Ground turkey is a type of poultry, so you will have to cook it to a different internal temperature than ground beef to ensure it is safe to eat. According to information from the U.S. Department of Agriculture, ground turkey should be cooked until it has an internal temperature of 165 degrees F. Ground red meats (including beef, veal, and pork), in comparison, should be cooked to a minimum of 160 degrees F and do not require a resting period. 

The only way you can tell if your ground turkey is adequately cooked is to use a food thermometer. You should stick the metal part of the thermometer in the thickest part of the meat and avoid touching gristle, bone, or fat. Allow the temperature reader to stabilize before removing the probe. To prevent disease transfer, rinse off the probe with soap and water each time. 

5. Color change may indicate your ground turkey has gone bad

To keep ourselves safe in the kitchen, one of the best things we can do is to examine foods with our eyes and nose before we prepare them. Fresh and safe ground turkey is light pink in color and moist. If you notice your ground turkey is graying in color or moldy, it is surely time to toss the container in the trash. Poultry that has gone bad will give off a sulfuric smell as well, so your meat must pass both the color and the smell test before you prepare it.

You can extend the storage life of your turkey by keeping it sealed in an air-tight container and avoiding temperatures in the bacterial "danger zone." According to the Foods Guy, bacteria can multiply four to five times faster at warmer temperatures, while exposing ground turkey to air can increase bacteria transfer by up to two times.

6. Transform your meatloaf by adding ground turkey

Meatloaf is a Sunday-night dinner staple, and what other way to make it better than to add a bit of ground turkey to the mix? If you're adding a medley of meats like ground beef and veal along with the turkey, you should remember to turn up the seasoning. If you plan on adding turkey to meatloaf, you should consider seasoning with onions, garlic, chili powder, or hot sauce to enhance the flavor. The benefit of using vegetables and sauce-based seasonings for turkey meatloaf is that you won't contribute to a higher fat content (which is arguably the reason why most people choose to use turkey instead of other meats). You can also stick to earthy flavors with the addition of thyme or mint.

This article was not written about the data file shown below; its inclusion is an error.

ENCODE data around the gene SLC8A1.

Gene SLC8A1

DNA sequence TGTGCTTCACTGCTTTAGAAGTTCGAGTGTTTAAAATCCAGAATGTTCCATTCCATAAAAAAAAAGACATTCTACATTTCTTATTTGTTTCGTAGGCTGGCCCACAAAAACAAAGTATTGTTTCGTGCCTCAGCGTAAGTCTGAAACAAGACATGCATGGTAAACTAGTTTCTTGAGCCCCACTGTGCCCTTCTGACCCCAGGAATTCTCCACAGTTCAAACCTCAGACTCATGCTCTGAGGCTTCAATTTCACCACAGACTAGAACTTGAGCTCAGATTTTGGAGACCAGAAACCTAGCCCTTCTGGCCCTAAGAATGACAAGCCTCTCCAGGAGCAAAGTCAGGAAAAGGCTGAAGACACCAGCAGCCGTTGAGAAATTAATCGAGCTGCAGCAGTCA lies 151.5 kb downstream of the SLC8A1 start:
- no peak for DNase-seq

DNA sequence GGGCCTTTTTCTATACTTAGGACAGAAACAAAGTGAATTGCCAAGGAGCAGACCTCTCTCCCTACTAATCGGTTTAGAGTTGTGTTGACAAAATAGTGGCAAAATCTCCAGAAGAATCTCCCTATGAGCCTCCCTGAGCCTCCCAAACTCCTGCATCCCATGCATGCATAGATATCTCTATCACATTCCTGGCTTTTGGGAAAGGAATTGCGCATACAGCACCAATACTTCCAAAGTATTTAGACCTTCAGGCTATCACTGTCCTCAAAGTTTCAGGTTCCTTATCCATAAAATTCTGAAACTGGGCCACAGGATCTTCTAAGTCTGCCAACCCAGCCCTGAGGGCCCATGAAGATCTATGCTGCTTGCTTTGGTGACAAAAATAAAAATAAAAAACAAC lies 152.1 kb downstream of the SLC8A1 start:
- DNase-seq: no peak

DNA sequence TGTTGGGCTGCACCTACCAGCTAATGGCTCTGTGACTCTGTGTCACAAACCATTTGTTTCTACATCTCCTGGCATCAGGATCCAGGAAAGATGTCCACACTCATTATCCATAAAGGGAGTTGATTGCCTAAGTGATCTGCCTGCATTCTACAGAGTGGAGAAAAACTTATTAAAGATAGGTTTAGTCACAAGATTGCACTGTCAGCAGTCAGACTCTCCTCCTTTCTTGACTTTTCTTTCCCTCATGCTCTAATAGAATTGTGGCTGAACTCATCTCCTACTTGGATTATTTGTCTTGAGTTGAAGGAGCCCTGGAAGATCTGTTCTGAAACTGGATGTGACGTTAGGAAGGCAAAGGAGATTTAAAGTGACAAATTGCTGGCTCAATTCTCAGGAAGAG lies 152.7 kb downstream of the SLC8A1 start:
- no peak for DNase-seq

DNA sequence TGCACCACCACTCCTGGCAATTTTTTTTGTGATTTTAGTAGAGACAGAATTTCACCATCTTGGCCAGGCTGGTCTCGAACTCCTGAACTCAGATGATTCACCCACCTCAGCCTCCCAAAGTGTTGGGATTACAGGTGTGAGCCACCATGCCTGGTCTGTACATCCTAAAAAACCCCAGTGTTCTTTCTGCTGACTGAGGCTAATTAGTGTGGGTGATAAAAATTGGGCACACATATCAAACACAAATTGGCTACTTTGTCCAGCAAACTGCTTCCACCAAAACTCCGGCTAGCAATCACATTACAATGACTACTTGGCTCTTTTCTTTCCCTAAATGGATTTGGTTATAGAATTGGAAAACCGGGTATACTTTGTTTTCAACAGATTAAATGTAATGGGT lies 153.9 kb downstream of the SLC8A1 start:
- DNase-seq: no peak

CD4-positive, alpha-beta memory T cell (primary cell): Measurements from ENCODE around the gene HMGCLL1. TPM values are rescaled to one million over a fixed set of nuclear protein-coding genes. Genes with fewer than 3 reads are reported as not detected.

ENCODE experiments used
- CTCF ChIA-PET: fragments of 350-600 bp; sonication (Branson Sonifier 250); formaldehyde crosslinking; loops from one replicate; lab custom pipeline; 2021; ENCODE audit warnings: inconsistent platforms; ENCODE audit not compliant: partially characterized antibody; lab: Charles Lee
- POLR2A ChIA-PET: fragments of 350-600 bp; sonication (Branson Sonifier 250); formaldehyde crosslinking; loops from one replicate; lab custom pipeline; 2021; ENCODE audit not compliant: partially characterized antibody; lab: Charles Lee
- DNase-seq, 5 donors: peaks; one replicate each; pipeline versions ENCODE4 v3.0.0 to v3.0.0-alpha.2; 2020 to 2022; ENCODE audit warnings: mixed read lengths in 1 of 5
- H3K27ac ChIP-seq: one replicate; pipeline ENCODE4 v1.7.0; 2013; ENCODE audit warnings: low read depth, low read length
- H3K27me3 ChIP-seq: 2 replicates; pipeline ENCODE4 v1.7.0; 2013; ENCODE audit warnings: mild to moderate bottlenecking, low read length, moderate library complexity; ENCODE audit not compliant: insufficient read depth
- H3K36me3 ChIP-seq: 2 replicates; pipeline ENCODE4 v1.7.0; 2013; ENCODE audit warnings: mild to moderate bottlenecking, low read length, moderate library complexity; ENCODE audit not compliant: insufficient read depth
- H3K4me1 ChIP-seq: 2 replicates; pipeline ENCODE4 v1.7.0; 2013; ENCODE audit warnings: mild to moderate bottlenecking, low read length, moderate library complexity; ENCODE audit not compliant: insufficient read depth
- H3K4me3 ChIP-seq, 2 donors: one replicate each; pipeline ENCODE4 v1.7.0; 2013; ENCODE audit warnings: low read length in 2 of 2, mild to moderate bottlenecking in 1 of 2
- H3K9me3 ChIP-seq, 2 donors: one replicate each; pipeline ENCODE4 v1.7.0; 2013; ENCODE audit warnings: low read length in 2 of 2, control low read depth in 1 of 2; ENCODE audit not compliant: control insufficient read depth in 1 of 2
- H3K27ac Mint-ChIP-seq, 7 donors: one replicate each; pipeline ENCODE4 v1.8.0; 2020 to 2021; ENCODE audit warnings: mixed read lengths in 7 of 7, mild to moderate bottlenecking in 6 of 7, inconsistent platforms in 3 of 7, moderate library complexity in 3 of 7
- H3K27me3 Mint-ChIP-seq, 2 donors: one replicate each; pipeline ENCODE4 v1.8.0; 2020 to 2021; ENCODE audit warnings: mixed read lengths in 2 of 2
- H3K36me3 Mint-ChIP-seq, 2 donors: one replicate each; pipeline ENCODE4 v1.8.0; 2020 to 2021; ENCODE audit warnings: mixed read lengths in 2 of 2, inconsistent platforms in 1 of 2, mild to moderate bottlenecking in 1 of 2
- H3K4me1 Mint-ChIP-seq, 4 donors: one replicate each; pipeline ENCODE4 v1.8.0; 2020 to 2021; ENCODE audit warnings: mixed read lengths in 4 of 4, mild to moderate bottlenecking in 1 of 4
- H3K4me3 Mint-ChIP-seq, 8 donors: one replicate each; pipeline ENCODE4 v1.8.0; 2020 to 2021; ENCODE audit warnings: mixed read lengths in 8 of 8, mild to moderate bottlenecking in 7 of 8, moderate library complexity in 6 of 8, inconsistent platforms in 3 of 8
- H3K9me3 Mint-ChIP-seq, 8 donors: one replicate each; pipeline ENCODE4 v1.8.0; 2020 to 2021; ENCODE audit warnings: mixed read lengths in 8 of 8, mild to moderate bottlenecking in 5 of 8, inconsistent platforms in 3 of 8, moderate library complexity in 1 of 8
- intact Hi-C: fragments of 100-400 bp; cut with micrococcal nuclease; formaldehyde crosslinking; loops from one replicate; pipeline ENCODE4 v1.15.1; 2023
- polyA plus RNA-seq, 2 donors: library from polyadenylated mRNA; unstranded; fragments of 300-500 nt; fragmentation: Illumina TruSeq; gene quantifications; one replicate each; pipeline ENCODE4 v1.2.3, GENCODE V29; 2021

Our go-to seasoning recommendation for meatloaf, though, is either barbecue sauce or Worcestershire sauce. Barbecue sauce is common in southern meatloaf recipes and is more savory than ketchup. Worcestershire sauce is an umami flavor bomb made with fermented anchovies, tamarind paste, molasses, onions, garlic, spices, and vinegar — all of which sit in a tub for months until perfectly flavored. Although Worcestershire sauce is a flavorful addition to any meatloaf, it is not suitable for folks with seafood allergies and depending on the brand, may not be gluten-free either.

7. Adding a bit of oil to your ground turkey can help keep turkey burgers moist

Turkey burgers are a delicious way to use up ground turkey. But if you've ever made turkey burgers, you've probably come across a big challenge to working with the protein — the dryness. To keep the turkey meat moist and flavorful, you should consider adding 2 tablespoons of oil per pound of meat. In retrospect, this amount of oil is very small compared to the amount of meat you're cooking with. Plus, you can use your favorite oil — whether it's old-fashioned olive oil, peanut oil, or sunflower oil. Fold in your choice of oil with seasonings (don't forget to be generous with onions, dried seasoning powders, or vegetables like chopped mushrooms) and prepare your burger for the grill.

To keep the moisture in the turkey, you should avoid overhandling the meat and keep the patties cold until you plan on cooking them. Once your burgers are in the pan or on the grill, avoid squishing the juices out and flipping too much, since flipping and moving will slow the cooking process. The longer the cooking time, the more opportunity the precious juice has to evaporate from the burgers.